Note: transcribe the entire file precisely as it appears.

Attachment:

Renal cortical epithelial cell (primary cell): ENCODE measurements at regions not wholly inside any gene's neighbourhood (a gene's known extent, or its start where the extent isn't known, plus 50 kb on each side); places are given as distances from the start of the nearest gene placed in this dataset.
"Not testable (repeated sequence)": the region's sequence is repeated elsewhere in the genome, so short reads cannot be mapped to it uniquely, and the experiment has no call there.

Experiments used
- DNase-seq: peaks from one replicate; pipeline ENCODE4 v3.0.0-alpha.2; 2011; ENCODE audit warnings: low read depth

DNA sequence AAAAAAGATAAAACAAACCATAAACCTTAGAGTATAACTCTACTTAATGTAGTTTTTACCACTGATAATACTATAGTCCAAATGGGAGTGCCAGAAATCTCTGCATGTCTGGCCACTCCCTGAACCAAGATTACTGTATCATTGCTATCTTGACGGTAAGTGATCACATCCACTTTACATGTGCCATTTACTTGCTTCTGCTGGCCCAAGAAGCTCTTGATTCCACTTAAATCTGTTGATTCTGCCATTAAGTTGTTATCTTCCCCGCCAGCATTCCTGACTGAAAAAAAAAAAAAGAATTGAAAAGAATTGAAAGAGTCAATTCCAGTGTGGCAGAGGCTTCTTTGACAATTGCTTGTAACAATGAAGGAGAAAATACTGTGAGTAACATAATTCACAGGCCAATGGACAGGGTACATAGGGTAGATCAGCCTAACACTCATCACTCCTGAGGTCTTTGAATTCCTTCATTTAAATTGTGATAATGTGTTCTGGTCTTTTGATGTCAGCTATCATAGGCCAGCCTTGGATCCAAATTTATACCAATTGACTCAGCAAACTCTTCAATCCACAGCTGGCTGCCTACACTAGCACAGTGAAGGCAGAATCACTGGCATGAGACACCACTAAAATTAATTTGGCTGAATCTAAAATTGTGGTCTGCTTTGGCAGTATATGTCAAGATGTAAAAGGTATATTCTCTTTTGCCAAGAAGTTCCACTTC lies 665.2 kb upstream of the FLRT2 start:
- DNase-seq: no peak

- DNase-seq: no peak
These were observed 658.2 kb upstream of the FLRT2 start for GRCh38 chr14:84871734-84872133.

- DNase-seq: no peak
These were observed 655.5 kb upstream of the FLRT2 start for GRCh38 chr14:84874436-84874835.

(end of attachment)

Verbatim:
Renal cortical epithelial cell (primary cell): ENCODE measurements at regions not wholly inside any gene's neighbourhood (a gene's known extent, or its start where the extent isn't known, plus 50 kb on each side); places are given as distances from the start of the nearest gene placed in this dataset.
"Not testable (repeated sequence)": the region's sequence is repeated elsewhere in the genome, so short reads cannot be mapped to it uniquely, and the experiment has no call there.

Experiments used
- DNase-seq: peaks from one replicate; pipeline ENCODE4 v3.0.0-alpha.2; 2011; ENCODE audit warnings: low read depth

DNA sequence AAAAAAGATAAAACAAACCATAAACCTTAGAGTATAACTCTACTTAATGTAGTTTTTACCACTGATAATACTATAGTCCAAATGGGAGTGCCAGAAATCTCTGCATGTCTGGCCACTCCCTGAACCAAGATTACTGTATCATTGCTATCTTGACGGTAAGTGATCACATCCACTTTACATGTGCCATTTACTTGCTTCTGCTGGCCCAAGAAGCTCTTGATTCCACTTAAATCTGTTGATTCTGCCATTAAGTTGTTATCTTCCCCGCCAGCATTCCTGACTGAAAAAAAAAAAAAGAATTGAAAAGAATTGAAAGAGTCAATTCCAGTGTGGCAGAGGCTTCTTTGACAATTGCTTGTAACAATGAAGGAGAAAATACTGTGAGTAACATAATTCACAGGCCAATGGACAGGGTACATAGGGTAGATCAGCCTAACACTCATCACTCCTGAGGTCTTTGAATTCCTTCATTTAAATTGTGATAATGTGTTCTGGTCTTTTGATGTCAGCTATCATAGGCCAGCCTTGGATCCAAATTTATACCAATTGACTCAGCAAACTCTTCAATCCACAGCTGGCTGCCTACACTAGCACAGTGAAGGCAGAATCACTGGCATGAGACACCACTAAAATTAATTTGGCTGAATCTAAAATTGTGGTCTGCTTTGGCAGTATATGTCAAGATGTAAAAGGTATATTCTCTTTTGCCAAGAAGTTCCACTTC lies 665.2 kb upstream of the FLRT2 start:
- DNase-seq: no peak

- DNase-seq: no peak
These were observed 658.2 kb upstream of the FLRT2 start for GRCh38 chr14:84871734-84872133.

- DNase-seq: no peak
These were observed 655.5 kb upstream of the FLRT2 start for GRCh38 chr14:84874436-84874835.